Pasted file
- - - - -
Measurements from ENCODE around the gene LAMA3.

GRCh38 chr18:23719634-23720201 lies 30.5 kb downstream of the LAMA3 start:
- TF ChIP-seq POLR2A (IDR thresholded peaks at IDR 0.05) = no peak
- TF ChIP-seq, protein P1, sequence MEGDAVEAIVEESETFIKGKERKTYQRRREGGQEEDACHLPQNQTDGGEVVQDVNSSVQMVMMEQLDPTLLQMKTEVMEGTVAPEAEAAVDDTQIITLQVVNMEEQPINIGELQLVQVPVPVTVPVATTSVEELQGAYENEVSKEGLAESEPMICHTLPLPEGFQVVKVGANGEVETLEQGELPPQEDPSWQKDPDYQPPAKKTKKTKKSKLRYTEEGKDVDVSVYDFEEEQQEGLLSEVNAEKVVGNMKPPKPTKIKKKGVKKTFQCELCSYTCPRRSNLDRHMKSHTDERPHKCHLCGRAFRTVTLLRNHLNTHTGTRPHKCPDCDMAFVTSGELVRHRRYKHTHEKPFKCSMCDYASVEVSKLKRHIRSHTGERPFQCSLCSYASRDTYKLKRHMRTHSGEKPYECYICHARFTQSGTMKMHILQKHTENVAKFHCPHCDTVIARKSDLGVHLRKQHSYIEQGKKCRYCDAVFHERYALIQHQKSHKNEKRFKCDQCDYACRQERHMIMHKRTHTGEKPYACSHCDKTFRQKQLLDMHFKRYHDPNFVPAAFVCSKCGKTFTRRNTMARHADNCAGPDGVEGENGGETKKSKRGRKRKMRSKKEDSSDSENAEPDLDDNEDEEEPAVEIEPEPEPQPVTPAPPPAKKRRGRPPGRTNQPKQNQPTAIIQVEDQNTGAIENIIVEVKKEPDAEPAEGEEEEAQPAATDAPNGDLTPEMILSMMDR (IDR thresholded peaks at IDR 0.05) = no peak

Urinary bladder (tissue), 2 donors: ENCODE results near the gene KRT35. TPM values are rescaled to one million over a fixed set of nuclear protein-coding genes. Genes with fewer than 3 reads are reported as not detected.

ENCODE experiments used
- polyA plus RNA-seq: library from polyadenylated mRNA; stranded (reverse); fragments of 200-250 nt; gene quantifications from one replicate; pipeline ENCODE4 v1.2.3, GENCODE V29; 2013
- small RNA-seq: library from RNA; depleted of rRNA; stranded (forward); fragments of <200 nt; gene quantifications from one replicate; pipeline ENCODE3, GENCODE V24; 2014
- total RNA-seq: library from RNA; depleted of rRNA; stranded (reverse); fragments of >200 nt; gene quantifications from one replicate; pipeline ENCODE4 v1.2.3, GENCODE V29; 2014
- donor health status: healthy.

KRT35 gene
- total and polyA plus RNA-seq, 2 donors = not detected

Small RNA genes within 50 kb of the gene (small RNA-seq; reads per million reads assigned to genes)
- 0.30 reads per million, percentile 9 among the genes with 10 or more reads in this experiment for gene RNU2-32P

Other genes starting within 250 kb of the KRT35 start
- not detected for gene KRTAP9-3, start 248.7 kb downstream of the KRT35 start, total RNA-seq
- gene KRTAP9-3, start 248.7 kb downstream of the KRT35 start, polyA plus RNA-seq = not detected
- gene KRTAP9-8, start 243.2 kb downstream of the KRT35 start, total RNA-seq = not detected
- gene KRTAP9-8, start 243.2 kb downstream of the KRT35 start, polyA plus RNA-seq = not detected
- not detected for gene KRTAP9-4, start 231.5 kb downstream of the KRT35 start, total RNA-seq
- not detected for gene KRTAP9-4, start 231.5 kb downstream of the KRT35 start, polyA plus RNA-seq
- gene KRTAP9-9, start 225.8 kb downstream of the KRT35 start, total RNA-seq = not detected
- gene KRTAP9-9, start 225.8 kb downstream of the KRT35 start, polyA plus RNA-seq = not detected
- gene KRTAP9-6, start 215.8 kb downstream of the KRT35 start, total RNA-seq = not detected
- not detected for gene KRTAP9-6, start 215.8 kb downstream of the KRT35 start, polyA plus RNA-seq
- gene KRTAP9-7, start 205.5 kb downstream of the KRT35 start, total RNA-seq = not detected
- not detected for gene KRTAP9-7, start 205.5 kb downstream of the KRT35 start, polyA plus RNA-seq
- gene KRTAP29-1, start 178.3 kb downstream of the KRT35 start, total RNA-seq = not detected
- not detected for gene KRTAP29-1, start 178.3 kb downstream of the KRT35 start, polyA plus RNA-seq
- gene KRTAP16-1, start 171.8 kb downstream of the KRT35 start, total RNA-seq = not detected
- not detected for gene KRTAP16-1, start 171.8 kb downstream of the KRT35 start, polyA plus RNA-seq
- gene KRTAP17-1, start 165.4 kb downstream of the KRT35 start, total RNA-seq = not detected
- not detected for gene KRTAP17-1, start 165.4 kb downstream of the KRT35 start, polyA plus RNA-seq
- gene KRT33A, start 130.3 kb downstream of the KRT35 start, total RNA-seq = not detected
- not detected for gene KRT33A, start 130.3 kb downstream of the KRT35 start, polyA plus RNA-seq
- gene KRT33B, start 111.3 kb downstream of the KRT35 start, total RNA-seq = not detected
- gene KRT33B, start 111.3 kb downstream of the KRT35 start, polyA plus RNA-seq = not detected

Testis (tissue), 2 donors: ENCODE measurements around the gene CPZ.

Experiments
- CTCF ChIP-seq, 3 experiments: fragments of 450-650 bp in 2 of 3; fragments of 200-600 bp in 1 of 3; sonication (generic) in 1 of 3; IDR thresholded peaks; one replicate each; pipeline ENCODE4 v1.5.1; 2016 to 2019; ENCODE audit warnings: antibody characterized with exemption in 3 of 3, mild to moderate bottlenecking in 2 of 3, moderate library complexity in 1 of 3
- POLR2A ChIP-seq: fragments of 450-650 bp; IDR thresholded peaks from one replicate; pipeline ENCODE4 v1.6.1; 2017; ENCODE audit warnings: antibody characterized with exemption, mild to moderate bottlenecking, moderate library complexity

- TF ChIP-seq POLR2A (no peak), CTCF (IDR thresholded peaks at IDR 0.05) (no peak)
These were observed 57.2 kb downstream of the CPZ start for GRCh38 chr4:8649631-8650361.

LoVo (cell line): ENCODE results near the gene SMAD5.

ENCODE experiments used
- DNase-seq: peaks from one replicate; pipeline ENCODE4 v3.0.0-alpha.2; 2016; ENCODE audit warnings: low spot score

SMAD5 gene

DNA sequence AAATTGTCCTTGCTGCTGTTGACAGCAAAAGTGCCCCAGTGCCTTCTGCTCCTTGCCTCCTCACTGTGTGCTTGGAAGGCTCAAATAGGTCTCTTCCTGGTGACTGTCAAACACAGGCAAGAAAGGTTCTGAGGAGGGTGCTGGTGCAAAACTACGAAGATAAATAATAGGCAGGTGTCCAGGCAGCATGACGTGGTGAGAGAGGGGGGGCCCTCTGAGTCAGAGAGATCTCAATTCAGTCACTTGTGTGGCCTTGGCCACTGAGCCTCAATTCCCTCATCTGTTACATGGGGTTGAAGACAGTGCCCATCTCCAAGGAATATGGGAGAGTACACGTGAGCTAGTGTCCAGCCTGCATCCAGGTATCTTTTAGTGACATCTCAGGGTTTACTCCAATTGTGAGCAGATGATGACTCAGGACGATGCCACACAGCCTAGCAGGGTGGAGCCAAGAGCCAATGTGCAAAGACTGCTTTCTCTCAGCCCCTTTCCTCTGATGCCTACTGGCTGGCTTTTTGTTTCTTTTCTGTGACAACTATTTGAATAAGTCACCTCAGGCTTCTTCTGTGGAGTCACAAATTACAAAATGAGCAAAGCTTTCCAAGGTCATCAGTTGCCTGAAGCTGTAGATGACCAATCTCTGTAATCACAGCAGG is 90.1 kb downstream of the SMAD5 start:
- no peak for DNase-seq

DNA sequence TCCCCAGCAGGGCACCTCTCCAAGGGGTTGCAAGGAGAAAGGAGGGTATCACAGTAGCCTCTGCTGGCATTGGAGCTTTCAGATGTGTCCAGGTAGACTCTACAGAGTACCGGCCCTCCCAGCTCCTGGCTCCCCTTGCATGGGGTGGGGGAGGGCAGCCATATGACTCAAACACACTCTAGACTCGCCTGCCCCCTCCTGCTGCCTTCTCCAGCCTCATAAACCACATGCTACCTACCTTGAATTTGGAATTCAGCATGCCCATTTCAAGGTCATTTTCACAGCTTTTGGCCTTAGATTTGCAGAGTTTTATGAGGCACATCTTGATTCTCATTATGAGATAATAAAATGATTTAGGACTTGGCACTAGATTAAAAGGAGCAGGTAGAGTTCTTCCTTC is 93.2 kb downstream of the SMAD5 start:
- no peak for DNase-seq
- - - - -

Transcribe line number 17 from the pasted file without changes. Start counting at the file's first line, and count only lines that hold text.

- gene KRTAP9-3, start 248.7 kb downstream of the KRT35 start, polyA plus RNA-seq = not detected